They also sort of say that more dendrohydrologists are needed. Surprise.
Recent streamflow droughts in south coastal British Columbia have had major socioeconomic and ecological impacts. Increasing drought severity under projected climate change poses serious water management challenges, particularly in the small coastal watersheds that serve as primary water sources for most communities in the region. A 332-year dendrohydrological record of regionalized mean summer streamflow for four watersheds is analyzed to place recent drought magnitudes in a long-term perspective.
We present a novel approach for optimizing tree-ring based reconstructions in small watersheds in temperate environments, combining winter snow depth and summer drought sensitive proxies as model predictors. The reconstruction model, estimated by regression of observed flows on Tsuga mertensiana ring-width variables and a tree-ring derived paleorecord of the Palmer Drought Severity Index, explains 64% of the regionalized streamflow variance.
The model is particularly accurate at estimating lowest flow events, and provides the strongest annually resolved paleohydrological record in British Columbia. The extended record suggests that since 1658 sixteen natural droughts have occurred that were more extreme than any within the instrumental period. Flow-duration curves show more severe worst-case scenario droughts and a higher probability of those droughts in the long-term reconstruction than in the hydrometric data.
Such curves also highlight the value of dendrohydrology for probabilistic drought assessment. Our results suggest current water management strategies based on worst-case scenarios from historical gauge data likely underestimate the potential magnitudes of natural droughts. If the low-flow magnitudes anticipated under climate change co-occur with lowest possible natural flows, streamflow drought severities in small watersheds in south coastal British Columbia could exceed any of those experienced in the past ∼350 years.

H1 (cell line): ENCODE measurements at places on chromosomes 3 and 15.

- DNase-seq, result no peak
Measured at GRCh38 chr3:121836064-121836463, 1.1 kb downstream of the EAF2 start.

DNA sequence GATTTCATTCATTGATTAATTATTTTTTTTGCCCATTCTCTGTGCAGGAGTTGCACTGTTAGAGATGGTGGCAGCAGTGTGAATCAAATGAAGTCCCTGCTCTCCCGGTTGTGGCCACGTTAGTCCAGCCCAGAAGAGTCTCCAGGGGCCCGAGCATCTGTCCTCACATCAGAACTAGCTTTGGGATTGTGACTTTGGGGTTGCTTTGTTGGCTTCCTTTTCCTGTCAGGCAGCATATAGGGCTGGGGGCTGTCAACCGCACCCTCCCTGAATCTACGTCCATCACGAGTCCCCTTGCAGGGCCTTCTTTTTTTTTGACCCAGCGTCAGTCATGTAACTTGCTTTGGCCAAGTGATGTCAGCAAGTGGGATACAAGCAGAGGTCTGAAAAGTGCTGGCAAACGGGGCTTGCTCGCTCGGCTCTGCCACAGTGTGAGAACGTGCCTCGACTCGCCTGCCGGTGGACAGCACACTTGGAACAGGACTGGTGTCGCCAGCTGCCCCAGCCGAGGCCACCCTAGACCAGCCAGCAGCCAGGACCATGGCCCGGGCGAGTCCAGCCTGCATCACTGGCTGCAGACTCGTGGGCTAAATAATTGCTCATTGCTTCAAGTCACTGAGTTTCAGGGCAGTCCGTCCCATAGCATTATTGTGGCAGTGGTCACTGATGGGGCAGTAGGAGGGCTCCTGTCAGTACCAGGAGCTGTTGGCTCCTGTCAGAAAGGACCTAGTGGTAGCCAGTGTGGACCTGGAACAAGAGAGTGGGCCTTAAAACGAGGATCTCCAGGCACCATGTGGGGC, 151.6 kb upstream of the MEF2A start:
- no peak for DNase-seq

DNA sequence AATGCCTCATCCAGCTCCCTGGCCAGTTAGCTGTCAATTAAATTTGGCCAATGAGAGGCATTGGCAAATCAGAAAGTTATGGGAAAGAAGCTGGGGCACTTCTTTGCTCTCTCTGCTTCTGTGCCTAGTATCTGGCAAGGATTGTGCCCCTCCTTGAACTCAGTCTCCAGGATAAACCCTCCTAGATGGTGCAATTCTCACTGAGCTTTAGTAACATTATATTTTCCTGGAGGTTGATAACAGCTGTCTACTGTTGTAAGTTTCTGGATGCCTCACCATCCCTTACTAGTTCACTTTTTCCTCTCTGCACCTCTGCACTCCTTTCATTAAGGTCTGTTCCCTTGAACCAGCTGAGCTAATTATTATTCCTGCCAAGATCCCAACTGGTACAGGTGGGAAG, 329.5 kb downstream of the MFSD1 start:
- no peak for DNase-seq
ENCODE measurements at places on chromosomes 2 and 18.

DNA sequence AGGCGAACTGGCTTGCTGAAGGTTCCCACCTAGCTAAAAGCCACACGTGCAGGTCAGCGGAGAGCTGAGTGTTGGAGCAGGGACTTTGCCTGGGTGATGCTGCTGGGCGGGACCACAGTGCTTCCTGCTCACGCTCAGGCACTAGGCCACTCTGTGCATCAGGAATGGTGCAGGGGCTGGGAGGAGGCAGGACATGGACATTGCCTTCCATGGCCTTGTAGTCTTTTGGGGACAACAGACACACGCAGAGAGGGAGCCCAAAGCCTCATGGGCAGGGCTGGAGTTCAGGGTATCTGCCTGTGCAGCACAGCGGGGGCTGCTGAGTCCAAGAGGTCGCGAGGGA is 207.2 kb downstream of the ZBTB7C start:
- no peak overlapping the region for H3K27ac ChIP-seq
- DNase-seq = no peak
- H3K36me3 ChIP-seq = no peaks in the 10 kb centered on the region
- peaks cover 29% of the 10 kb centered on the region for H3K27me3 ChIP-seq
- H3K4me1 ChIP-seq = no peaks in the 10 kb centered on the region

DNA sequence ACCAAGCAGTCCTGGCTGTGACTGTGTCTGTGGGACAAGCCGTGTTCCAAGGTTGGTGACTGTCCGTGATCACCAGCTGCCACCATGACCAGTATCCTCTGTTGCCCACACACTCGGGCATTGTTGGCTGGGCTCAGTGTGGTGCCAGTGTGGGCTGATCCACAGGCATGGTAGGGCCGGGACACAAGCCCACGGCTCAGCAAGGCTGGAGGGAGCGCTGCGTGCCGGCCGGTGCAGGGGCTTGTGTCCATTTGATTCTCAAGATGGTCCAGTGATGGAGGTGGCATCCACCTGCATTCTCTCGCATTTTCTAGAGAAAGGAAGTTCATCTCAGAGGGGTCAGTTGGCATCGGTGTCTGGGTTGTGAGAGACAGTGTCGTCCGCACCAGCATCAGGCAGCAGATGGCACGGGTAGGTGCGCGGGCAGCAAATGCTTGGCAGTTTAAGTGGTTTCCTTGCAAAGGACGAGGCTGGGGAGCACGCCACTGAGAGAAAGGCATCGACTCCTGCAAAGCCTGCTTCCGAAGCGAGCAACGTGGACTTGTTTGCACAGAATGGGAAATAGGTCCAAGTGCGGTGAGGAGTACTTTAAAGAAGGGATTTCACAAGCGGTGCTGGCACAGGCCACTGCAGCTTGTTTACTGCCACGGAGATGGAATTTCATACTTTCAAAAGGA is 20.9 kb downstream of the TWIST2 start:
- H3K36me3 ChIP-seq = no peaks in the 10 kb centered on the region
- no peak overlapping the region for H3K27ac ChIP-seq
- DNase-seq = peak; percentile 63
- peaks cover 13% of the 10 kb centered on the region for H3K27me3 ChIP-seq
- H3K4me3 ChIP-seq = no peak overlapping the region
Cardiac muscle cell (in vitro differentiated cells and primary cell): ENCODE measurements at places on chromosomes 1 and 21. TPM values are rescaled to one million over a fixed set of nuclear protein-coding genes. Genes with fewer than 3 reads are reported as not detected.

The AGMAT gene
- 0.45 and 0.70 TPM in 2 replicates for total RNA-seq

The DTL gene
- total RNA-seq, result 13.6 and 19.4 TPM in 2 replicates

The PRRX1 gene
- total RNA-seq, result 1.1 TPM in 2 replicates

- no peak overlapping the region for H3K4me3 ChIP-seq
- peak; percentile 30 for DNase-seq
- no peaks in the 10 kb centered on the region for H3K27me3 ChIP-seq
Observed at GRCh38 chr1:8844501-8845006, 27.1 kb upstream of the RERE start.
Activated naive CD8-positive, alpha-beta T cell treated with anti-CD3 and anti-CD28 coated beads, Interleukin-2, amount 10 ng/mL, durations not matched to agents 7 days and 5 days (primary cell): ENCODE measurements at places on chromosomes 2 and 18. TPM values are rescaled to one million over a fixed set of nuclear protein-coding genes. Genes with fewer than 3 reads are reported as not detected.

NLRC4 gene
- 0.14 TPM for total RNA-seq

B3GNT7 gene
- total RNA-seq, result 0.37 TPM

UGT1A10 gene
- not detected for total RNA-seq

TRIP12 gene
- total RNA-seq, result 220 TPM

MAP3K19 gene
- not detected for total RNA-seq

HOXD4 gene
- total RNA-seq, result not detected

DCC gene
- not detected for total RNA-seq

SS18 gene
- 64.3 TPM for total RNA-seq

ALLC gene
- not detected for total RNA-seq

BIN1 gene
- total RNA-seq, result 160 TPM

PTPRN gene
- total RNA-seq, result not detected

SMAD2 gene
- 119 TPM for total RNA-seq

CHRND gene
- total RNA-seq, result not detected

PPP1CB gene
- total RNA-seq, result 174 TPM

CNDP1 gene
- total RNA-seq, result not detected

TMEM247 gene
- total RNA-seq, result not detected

A few days I published 10 more randomly chosen graphs of TMAX using Environment Canada’s monthly summaries.
I was fiddling with the graphing code to add the overall rate of temp change and color the title – red for warming and blue for cooling.
I took a closer look at 3 stations (2 are airports).
Tmax temperatures falling at -.414C /dec, -.224/dec and -.246/dec
April Tmax in Brandon have fallen 7C in 35 years.
A few days I published 10 randomly chosen graphs of TMAX using Environment Canada’s monthly summaries.
I picked 1980 to 2015 partly to create a round number and partly because that is sort of when AGW became noticeable.
I picked TMAX because I think TMIN’s are rising because of UHI.
The red lines indicate a warming trend. The blue a cooling trend.
Anyone see evidence of CO2 making it warm?
Here are 10 more.
Every once in a while I visit the data for the Canada. Earlier today I looked at the station nearest me (NANAIMO A).
But since I have the code … I thought why not look at 10 random stations that have data in 1980 and 2015.
Today I am looking at TMAX monthly data (using Environment Canada monthly summaries) for 10 random stations from 1980.
Each line of graphs is a season – Dec/Jan/Feb …. etc.
Every once in a while I visit the data for the weather station closest to my hometown on the west coast of Canada.
Today I am looking at TMAX monthly data (using Environment Canada monthly summaries) for NANAIMO A from 1980.
Each line of graphs is a season – Dec/Jan/Feb …. etc.
5 months are warming. 4 are cooling. 3 are cooling ever so slightly.
If there is a CO2 signal in there I am missing it.